Despite the ubiquity of ads for credit cards, the Philippines has one of the lowest credit card penetration rates in Asia and the Pacific.
According to the World Bank Global Findex database, a paltry 1.9% of Filipinos aged 15 and older had a credit card in 2017 – down from 3.2% in 2014 and well below the 21.6% average in Asia and the Pacific, which encompasses 17 countries in East and Southeast Asia.
Reasons for low penetration rate
Poor financial literacy is generally presumed to be the main reason for low credit card penetration in the Philippines, but a 2018 MoneyMax survey with 2,238 respondents tells a different story:
Cebu Bankers Club President and Maybank Cebu Senior Manager Neil Darwin Credo believes that the latter is one of the biggest reasons for the low penetration rate in the Philippines.
He says strict bank requirements and low credit card approval rates keep credit card usage among Filipinos to a minimum. Stringent income requirements also mean that only affluent Filipinos from the middle and upper classes are able to qualify for the approval process.
If you’ve been trying to get approved for a credit card in the Philippines, there’s very little you can do about high interest rates or the approval process.
But there is one thing you have control over – your credit report.
How to build your credit report
Banks rely on credit history to determine whether or not you can make timely payments on your card. Your credit history is a record of how you’ve used your credit card in the past, showing your ability to settle debts on time.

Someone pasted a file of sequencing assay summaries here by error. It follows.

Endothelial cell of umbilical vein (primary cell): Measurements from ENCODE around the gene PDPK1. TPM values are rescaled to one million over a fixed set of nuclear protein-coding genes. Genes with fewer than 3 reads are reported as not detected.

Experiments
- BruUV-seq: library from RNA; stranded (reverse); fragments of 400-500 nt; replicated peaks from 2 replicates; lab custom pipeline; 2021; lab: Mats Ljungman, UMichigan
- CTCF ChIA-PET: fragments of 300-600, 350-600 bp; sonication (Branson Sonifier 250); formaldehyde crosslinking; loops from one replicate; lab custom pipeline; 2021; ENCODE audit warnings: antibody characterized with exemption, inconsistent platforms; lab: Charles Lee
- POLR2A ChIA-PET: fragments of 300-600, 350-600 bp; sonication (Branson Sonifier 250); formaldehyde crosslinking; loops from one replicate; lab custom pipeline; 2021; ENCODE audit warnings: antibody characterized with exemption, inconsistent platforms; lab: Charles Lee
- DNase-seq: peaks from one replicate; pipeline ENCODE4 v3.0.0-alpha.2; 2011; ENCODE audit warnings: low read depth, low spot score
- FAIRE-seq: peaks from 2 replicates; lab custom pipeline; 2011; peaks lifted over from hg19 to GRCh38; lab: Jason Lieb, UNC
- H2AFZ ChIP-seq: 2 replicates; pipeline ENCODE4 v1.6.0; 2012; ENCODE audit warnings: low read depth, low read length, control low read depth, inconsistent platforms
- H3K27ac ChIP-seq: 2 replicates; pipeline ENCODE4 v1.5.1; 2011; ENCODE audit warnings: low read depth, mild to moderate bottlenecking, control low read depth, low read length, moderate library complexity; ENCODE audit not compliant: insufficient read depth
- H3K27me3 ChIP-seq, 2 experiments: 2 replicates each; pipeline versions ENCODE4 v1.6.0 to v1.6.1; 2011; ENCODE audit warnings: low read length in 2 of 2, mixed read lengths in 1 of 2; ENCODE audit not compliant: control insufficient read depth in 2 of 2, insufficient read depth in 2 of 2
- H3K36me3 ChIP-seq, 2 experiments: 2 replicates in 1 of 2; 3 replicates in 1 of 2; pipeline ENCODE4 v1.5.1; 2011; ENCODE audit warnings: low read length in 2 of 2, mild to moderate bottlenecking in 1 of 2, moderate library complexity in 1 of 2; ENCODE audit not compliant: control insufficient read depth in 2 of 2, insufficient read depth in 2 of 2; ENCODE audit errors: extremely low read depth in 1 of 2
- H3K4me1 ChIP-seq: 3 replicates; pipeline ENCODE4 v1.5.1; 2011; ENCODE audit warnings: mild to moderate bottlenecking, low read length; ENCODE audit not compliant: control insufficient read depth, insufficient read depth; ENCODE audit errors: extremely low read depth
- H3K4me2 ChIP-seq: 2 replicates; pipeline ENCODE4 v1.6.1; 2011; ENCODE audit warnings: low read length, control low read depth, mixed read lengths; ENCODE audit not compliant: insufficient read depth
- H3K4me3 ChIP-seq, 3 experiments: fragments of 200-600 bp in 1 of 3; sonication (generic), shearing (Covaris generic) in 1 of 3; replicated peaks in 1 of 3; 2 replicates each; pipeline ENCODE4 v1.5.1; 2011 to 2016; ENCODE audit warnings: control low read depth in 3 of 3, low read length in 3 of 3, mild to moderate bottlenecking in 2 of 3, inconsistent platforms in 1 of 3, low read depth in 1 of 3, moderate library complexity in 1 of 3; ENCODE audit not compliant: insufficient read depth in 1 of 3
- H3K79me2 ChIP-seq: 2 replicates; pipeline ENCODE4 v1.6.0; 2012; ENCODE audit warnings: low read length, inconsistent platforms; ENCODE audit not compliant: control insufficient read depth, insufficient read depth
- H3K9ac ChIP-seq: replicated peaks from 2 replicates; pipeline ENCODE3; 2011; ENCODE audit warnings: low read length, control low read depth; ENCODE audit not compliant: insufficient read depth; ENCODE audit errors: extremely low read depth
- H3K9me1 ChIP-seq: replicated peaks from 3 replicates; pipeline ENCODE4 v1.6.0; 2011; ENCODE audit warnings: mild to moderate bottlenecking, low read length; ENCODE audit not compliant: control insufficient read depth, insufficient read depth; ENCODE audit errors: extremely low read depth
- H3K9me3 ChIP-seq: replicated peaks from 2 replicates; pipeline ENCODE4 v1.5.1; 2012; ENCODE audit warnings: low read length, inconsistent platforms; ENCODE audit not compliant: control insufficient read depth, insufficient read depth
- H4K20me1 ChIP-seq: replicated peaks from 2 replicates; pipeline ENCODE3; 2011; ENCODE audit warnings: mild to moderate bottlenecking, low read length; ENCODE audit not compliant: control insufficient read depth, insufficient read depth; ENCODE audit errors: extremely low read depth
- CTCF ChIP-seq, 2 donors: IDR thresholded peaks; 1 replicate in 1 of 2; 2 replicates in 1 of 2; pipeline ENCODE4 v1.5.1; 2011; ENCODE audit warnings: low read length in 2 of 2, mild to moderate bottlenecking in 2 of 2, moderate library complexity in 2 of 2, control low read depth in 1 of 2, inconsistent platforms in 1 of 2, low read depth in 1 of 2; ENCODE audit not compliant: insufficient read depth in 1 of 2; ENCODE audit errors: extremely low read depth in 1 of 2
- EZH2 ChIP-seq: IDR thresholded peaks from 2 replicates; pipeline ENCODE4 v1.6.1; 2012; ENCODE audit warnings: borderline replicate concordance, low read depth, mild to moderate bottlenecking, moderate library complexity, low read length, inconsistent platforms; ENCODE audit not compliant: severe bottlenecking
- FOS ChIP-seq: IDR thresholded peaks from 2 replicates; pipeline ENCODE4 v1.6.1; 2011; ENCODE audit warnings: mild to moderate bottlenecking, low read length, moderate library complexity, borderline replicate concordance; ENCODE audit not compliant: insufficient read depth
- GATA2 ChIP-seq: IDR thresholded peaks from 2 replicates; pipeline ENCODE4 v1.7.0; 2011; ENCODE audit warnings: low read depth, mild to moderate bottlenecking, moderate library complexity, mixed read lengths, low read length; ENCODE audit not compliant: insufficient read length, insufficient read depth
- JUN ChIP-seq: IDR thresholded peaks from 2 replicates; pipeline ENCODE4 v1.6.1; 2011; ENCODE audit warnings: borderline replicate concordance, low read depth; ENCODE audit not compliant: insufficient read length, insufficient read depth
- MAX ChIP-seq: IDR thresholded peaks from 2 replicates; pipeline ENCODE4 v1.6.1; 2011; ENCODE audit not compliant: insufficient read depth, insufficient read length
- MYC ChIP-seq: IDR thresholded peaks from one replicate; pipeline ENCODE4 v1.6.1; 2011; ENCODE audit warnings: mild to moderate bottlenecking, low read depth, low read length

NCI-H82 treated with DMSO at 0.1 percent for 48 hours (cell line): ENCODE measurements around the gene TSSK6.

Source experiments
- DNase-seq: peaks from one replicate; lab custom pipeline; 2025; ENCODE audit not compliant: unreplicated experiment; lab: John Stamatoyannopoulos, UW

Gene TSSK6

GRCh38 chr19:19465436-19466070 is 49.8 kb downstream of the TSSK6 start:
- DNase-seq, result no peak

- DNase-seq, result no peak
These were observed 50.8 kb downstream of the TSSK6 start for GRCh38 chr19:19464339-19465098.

Unlike the United States, there’s no centralized system and standard scoring for credit reports in the Philippines. Because of this, major Philippine banks use an internal database, which contains records of previous and existing clients’ management of their lending and savings accounts, to determine eligibility.
They also rely on external sources like the Credit Information Corporation (CIC), TransUnion, Bankers Association of the Philippines Credit Bureau, and Consolidated Cancelled Credit Cards (CCAP C4) negative file.
External sources like TransUnion provide information such as:
Once the bank is satisfied with your credit history and the results of their background check, they will approve your credit card application.
To strengthen your credit report, you must:
Credit Card Association of the Philippines (CCAP) Executive Director and Spokesperson Alex Ilagan says that overdue accounts not exceeding 30 days indicates that late payment was unintentional, so your credit history will stay clean.